Guest Editor: Catt Sadler

Catt Sadler shares the Do’s & Dont's of starting a career in broadcasting...

1. Be Authentic
This is the most important part of broadcasting. Your originality and authentic voice are what define you to your audience. Get ultra familiar with the YOU that you want to present to the world. This may change over time, but your confidence, strength, and assured self will resonate with viewers. If you're comfortable with YOU, they're comfortable with you.

2. Listen Intently
Sometimes when the roles are reversed and I'm interviewed on a red carpet, a reporter will ask me a question. I know instantaneously if they're listening to my response or just thinking about their next question. We talk for a living, but the real art is in the listening.

3. Come Prepared, Know Your Facts
There's no excuse for failing to know your facts. Whether you're interviewing Nicki Minaj or Meryl Streep, do your research. Know why you're there and go beyond the obvious. Broadcasting is about gathering information. The more you know, the more you get.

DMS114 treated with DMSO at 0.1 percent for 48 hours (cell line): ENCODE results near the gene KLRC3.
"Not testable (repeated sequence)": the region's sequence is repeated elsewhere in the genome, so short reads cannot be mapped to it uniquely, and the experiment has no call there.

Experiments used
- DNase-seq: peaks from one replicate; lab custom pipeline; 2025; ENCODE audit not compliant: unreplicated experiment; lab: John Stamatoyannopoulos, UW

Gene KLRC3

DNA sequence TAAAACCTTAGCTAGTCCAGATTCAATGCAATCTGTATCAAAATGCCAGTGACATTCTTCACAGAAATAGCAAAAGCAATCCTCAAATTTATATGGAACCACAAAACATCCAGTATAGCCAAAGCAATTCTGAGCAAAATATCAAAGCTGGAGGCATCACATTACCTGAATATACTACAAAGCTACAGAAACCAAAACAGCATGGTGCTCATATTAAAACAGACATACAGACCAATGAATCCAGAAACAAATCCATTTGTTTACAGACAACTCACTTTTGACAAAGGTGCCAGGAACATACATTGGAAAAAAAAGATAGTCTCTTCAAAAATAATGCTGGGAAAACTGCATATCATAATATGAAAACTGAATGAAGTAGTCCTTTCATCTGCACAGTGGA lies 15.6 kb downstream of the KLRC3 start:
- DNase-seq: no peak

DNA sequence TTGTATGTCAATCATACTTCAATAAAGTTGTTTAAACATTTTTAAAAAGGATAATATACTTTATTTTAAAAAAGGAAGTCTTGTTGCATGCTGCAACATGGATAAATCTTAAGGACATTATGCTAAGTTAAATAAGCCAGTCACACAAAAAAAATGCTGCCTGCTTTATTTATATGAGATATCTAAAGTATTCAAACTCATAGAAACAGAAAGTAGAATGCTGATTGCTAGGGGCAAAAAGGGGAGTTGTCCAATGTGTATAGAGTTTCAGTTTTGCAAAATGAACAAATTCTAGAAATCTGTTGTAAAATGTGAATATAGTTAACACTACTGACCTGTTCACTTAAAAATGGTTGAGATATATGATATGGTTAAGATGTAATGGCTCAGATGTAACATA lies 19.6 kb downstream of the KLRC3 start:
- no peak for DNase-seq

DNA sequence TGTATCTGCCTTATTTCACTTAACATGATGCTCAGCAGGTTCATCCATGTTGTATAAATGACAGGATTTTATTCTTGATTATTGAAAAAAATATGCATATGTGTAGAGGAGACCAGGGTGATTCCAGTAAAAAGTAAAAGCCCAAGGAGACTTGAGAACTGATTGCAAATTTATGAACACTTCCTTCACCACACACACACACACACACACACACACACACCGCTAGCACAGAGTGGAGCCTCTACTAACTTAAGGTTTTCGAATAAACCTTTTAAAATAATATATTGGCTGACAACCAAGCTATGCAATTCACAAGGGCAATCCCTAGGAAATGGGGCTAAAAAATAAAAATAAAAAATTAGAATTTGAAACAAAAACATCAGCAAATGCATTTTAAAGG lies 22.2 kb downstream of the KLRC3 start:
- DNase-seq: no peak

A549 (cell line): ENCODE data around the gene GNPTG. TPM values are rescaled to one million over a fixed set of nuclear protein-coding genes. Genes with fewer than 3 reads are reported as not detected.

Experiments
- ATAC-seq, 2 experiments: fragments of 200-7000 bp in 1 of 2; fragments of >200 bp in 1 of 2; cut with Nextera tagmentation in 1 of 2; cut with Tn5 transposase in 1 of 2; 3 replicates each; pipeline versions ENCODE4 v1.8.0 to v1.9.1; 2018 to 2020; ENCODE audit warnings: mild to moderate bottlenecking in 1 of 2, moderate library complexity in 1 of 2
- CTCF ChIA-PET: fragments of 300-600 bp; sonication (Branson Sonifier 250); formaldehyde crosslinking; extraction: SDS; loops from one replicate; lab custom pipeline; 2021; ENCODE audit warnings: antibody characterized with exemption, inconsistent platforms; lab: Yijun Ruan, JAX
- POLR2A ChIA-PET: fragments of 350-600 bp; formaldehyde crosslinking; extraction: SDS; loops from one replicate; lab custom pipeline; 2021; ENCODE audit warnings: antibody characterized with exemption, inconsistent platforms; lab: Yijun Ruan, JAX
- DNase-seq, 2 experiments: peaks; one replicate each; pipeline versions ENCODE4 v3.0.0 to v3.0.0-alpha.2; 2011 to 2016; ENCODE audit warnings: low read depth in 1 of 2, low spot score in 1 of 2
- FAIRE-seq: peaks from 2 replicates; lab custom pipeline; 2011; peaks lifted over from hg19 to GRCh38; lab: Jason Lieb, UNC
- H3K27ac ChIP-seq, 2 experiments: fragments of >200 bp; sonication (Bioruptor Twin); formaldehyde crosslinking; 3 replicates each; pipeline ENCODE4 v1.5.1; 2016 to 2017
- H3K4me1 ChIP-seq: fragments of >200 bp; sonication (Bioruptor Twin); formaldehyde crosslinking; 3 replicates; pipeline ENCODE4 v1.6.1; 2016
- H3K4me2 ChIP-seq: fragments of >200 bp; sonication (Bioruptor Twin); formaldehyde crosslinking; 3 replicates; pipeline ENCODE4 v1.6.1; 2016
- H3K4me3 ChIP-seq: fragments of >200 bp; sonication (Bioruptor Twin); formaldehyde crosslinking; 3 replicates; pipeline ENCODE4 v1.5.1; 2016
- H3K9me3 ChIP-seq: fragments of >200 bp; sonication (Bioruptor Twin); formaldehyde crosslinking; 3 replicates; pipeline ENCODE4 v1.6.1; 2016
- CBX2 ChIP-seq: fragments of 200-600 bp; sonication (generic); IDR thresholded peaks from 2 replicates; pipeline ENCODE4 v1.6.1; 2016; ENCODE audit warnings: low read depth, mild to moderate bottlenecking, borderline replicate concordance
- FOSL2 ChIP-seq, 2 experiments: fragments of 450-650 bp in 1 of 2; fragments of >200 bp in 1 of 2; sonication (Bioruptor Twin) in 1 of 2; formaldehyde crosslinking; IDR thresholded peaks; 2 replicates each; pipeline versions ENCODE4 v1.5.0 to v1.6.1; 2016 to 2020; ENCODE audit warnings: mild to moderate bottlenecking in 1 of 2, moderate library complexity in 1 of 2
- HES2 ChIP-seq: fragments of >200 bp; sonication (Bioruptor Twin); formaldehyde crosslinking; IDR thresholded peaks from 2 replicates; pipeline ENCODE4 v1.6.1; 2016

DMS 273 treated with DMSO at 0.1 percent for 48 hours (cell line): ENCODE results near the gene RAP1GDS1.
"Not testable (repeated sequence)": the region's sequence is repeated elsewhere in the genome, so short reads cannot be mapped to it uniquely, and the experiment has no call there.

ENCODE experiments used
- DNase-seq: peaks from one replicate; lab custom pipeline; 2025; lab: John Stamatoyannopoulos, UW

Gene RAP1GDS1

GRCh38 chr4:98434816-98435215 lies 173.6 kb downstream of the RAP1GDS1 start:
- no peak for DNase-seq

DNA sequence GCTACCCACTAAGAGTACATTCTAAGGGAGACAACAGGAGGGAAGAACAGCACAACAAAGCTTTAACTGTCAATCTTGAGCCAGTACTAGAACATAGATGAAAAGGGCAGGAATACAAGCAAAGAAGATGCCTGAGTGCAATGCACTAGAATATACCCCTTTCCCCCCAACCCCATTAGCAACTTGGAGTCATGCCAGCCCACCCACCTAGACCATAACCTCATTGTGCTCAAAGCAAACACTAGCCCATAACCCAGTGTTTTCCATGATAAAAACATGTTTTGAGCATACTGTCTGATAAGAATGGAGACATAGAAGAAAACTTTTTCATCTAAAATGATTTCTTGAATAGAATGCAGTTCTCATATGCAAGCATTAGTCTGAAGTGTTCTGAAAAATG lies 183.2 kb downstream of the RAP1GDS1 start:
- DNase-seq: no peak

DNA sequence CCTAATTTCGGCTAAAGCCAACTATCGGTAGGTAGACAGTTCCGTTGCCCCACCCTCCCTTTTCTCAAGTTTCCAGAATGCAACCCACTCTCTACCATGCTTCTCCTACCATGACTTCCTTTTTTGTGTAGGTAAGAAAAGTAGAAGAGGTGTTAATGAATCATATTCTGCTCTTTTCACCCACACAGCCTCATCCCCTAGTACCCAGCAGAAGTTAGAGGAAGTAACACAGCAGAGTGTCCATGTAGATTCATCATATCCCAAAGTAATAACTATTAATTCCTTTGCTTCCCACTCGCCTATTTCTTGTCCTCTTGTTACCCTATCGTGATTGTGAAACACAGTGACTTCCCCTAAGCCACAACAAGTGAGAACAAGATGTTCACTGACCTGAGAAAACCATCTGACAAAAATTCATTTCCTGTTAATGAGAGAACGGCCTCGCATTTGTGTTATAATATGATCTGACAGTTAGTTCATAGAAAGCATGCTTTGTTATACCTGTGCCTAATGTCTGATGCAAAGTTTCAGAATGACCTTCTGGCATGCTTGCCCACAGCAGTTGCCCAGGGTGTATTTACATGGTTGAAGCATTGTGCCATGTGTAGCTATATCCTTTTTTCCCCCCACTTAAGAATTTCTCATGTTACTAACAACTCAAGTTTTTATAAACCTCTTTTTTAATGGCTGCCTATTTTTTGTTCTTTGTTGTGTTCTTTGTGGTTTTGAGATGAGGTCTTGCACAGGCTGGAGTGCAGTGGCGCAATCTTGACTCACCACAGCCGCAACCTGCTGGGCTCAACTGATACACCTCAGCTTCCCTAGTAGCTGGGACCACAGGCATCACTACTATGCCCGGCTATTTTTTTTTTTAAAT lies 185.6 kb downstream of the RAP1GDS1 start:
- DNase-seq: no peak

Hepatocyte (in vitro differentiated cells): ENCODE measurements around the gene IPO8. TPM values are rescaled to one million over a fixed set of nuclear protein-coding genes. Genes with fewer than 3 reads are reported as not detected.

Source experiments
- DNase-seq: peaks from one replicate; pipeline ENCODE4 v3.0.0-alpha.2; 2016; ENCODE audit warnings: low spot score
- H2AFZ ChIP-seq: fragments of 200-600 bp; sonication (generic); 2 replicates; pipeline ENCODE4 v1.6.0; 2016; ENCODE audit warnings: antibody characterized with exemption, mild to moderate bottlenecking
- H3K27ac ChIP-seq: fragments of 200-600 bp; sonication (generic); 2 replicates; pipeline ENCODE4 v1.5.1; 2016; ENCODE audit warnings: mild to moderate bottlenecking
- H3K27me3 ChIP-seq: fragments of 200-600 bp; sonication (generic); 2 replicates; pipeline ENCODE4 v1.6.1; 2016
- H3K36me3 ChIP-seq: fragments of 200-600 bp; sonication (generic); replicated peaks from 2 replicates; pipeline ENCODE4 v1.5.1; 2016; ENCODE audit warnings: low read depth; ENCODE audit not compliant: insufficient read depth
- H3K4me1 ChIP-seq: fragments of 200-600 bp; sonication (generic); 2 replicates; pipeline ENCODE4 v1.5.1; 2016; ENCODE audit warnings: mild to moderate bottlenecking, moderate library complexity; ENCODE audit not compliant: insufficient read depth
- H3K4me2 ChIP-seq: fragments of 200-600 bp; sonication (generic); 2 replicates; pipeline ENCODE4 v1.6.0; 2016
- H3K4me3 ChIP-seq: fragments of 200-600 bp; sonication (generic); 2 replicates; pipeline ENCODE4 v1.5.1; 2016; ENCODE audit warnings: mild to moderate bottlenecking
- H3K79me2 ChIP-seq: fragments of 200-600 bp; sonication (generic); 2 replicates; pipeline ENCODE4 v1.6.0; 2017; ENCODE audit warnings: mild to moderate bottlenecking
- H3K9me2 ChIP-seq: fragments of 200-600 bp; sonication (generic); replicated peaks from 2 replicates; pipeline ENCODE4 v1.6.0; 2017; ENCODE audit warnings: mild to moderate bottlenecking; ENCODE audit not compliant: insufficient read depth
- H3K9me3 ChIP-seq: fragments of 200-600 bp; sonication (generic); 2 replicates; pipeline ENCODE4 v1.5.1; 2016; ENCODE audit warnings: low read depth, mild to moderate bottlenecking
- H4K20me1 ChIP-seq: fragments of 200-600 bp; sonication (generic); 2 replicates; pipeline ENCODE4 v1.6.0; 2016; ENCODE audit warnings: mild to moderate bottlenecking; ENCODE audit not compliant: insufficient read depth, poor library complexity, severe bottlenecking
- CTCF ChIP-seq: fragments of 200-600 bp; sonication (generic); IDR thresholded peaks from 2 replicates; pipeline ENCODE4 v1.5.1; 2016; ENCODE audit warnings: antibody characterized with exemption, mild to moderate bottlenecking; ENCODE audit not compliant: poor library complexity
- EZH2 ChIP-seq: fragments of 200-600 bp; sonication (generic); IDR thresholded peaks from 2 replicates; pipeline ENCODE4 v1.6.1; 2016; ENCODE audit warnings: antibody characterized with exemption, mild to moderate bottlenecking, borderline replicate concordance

4. Own Your Space
Your microphone is your power. Your crew contributes to your strength. This isn't just a job, it's an art and the more ownership you take of the variables involved, the more success you will create. You must lead and inspire the collective efforts that achieve your broadcasting moment. From the first interview until the final edit—it's team work. Don't forget that.

1. Mistake TV For The Stage
The best advice I ever got in my early days of broadcasting was—the mic is there for a reason; you do not need to shout. Often when people get started in the business, they feel the need to speak loudly as if they're on a stage in a theatre. Quite the contrary. You're coming through a little bitty box in the form of a TV or nowadays even an iphone. Broadcast is an intimate medium. Soften up.

2. Don't Confuse Your Own Importance With That Of Your Subject
If you're successful in broadcasting, chances are you’re growing in popularity just like the desired subject you’re interviewing. Never ever let this contribute to your own self absorption. It can be entertaining to be a part of the story, and personality is everything, but when it's all said and done, this is NOT about you.

3. Dont' Be Afraid To Stumble/Flub your question? 
Trip on your words? Who cares. Allow yourself to have the occasional hiccup. I believe this makes a broadcaster more relatable. We're human after all, not robots.